A distant howl pierces through the darkness. Christi peaks her head out of the sliding door in the kitchen to call for the family dog, Pepper. The night falls silent. Concerned that Pepper has found herself following her nose into a neighbor’s yard, Christi heads outside to the porch to call her in.
Under her steps, the wood of the patio creaks and bends as she thinks, “I don’t feel safe.” Just as the thought comes across her mind, a loud crash rattles before her, shaking the world around her. After catching her breath, Christi cautiously steps forward to the source of the sound when she sees it. The steps leading from the patio to the yard have collapsed.
This isn’t the beginning of a horror story, this is a description of the actual deck behind Stephen and Christi Brietzke’s home in the Highlands in south Columbia. Most homeowners have a general awareness of the maintenance required to sustain the structure and integrity of a large wooden deck, but over the years the upkeep can become as costly as it is time consuming.
Cleaning, repairing, washing, and staining chores each have their own time line to be completed giving even the most organized homeowner a myriad of tasks to schedule. In Stephen and Christi Brietzke’s case, the decision was made to build a new deck structure that will have a lasting bright look with little seasonal maintenance.
Enter Nick Allen, owner of Manor Roofing & Restoration Services. Having previously worked with Stephen and Christi to address concerns about the roof and siding of their home, Stephen and Nick had talked about building a new deck for over five years. Nick had long thought about deck construction as a logical transition to grow his business but hadn’t found the right project to begin. After the collapse of the stairs however, the time was now.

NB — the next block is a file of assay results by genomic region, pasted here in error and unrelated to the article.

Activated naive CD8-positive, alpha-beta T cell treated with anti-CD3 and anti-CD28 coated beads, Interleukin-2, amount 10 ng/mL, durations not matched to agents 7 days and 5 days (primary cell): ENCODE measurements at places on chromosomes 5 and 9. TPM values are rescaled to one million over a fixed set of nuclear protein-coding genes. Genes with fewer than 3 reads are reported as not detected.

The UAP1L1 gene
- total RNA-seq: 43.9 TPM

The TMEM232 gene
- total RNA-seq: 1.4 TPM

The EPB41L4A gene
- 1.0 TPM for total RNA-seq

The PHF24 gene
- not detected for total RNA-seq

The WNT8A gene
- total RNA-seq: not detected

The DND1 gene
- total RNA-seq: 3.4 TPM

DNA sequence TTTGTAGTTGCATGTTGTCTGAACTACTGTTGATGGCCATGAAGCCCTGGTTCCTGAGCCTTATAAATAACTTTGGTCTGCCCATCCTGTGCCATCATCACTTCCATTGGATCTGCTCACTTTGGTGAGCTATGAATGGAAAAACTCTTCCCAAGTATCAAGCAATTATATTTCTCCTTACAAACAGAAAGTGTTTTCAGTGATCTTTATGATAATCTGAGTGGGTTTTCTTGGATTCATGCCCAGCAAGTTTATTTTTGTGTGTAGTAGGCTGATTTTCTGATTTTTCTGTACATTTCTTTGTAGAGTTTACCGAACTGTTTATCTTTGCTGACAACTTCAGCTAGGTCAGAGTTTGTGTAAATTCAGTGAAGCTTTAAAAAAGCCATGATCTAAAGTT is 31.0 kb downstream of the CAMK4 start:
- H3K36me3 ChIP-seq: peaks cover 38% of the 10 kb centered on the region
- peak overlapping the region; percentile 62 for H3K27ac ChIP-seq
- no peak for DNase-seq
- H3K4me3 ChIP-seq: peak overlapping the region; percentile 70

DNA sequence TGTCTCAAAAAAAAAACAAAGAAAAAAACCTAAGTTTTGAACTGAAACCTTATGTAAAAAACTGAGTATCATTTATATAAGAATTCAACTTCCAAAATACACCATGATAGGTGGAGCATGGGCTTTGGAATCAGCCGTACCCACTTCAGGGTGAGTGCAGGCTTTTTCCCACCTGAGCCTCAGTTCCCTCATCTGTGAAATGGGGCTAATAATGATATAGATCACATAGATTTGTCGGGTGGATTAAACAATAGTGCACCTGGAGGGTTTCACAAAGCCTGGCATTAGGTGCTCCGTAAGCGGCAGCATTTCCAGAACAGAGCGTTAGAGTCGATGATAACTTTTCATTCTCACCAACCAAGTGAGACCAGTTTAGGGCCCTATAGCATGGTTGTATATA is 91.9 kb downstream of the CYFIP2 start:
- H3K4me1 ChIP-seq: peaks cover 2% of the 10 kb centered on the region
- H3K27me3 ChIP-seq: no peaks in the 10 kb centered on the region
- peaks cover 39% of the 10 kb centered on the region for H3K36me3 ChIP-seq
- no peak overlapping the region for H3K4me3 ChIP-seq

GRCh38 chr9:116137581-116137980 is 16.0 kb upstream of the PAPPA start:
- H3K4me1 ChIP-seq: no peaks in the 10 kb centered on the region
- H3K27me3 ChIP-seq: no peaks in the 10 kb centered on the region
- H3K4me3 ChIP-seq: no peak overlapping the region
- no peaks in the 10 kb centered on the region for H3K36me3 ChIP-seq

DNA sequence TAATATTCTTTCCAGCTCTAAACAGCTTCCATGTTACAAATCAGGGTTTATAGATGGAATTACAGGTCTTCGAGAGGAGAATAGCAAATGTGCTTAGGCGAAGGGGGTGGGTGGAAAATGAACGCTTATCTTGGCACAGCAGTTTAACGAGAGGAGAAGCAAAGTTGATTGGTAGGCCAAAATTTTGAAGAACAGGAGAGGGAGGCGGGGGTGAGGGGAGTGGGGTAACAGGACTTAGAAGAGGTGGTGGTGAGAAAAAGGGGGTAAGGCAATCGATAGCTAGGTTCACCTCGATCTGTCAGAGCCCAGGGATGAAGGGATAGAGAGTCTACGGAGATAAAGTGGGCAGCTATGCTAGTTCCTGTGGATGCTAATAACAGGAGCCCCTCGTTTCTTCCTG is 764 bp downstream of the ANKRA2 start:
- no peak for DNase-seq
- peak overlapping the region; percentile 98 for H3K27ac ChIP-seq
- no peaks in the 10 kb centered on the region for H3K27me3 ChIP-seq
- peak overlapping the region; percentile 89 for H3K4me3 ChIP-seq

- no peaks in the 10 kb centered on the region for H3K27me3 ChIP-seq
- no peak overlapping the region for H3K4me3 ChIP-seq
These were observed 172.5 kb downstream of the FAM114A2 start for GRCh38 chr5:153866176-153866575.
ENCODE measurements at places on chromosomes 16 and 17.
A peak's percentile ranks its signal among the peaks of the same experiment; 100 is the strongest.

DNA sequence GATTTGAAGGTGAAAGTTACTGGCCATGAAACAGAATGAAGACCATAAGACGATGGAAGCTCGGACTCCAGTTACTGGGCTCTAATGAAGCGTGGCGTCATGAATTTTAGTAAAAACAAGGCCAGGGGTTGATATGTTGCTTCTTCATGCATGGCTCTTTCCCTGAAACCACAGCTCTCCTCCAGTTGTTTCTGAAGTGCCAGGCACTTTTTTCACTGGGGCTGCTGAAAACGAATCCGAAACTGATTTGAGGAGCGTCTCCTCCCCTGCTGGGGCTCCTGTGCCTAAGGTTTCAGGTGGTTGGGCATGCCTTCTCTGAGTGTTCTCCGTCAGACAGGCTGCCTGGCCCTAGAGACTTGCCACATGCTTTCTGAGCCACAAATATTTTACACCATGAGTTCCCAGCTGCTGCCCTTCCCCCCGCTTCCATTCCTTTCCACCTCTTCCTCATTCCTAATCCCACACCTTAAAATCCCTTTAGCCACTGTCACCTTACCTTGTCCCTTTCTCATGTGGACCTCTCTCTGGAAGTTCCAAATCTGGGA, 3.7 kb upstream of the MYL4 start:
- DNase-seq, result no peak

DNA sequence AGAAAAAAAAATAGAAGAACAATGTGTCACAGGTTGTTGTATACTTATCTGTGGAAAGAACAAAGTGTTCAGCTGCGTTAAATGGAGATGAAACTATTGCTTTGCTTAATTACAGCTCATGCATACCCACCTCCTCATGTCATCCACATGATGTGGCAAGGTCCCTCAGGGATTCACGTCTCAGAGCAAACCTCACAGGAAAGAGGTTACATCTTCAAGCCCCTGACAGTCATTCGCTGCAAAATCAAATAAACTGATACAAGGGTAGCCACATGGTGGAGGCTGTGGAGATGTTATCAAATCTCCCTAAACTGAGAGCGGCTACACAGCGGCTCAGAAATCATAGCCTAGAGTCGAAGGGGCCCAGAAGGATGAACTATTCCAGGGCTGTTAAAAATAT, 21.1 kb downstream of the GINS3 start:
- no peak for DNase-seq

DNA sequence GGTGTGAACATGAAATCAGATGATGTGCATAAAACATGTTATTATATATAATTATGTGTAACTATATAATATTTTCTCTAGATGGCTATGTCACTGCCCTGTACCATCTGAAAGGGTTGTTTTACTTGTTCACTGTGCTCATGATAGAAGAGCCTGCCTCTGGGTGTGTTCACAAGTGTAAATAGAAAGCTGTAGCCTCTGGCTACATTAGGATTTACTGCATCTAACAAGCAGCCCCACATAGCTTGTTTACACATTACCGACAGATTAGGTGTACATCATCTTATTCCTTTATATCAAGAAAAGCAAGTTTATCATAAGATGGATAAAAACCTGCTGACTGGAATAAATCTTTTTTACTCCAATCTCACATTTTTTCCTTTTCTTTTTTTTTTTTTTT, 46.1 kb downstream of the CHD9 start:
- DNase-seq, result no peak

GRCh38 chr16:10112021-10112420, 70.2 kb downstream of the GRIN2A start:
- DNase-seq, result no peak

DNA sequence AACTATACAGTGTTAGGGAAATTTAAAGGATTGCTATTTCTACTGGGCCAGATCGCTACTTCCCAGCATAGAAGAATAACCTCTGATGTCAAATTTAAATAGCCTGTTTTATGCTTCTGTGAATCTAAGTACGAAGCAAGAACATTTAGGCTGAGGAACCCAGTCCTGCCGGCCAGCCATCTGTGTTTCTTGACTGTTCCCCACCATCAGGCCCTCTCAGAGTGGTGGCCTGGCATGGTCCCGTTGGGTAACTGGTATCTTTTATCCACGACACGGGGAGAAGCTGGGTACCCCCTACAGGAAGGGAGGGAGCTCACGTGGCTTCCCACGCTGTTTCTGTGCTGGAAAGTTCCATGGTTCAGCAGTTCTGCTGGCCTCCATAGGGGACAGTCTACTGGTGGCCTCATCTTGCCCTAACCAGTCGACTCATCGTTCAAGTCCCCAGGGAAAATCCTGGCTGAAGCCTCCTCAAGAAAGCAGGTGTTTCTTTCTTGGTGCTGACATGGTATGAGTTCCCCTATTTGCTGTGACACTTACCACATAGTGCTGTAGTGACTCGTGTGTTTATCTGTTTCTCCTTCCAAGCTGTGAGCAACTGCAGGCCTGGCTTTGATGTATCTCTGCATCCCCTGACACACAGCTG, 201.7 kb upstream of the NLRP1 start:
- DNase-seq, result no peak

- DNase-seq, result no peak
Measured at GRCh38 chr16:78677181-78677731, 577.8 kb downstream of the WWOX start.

Due to the cracking and rotting of the current wood, the first step of the project was deceptively simple: Remove the entire deck. By building from scratch, Stephen and Christi were able to create an outdoor space more inviting by selecting softer colors. A new frame was then constructed using Timbertech, a composite building material made from wood and plastic sealed with a protective pre-finish. Ultimately, Nick selected Timbertech because of its durability to resist mildew and mold without requiring a lot of attention and only occasional cleaning.
From there, a Radiance Rail was installed along the border of the deck including the stairs and landing — a much-needed improvement from the loosened handrails with weak, rusted joints held together with bungee cords. Once the base structure was completed, the whole deck, including the old support beams, were then wrapped in PVC trim board to match the color of the deck foundation.
The goal of the project according to Nick was to, “expand square footage to the livable space for the home.” To pursue this objective, some space on the deck was reconfigured. The stairs were designed to lead to a small landing in the yard. A large, decrepit hot tub, no longer in working order, was removed from a concrete landing at the bottom of the steps in the yard. In its place, the team at Manor Roofing & Restoration built a circular stone fire pit underneath a pergola. What was once unused space now serves as an entertaining area for the Brietzkes, who can escort guests out into the backyard without fear of total structural collapse.
Work began in mid-March for the back siding of the house. All together, that and the deck construction took around four weeks to complete — even with 14 straight days of rain. The result has taken the back face of the house from grim and drab to a lighter beach-like appearance.
Manor Roofing & Restoration is now including deck building in their list of services. The success of the Brietzke project served as validation for using Timbertech to put together strong structural bases. For Stephen and Christi, with this dream project now completed, they look forward to hosting guests for summer nights and barbecues.